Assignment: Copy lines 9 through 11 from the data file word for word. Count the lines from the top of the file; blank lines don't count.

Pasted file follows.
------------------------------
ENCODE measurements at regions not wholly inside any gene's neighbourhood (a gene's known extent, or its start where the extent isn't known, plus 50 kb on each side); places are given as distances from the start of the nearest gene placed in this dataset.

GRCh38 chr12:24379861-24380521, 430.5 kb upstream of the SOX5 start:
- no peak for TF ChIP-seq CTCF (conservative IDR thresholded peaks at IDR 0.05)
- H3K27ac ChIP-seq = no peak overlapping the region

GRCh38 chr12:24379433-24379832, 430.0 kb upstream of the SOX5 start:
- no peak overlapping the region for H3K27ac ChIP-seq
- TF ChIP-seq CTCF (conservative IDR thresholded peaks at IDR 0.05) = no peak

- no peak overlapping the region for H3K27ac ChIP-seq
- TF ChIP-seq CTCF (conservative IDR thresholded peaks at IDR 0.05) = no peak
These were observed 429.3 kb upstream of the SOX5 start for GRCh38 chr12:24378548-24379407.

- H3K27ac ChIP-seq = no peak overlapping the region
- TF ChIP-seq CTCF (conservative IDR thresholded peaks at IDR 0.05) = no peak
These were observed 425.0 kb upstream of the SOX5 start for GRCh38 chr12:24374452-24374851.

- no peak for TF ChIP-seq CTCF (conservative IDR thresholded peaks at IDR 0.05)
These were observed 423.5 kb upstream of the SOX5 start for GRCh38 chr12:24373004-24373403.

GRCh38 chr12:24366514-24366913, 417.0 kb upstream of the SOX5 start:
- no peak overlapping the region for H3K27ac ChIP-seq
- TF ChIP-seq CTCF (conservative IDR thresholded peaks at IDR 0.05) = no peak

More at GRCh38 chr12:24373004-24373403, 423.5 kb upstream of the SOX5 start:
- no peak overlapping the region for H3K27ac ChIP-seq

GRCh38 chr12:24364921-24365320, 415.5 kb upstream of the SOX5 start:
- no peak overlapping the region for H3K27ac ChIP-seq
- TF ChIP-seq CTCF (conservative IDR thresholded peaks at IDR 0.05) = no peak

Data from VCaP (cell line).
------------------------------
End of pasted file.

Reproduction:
- TF ChIP-seq CTCF (conservative IDR thresholded peaks at IDR 0.05) = no peak
These were observed 429.3 kb upstream of the SOX5 start for GRCh38 chr12:24378548-24379407.

- H3K27ac ChIP-seq = no peak overlapping the region